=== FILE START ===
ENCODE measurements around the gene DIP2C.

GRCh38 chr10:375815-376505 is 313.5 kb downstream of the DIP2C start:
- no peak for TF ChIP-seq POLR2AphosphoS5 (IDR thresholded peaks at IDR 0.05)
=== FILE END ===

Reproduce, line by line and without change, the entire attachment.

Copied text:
ENCODE measurements around the gene DIP2C.

GRCh38 chr10:375815-376505 is 313.5 kb downstream of the DIP2C start:
- no peak for TF ChIP-seq POLR2AphosphoS5 (IDR thresholded peaks at IDR 0.05)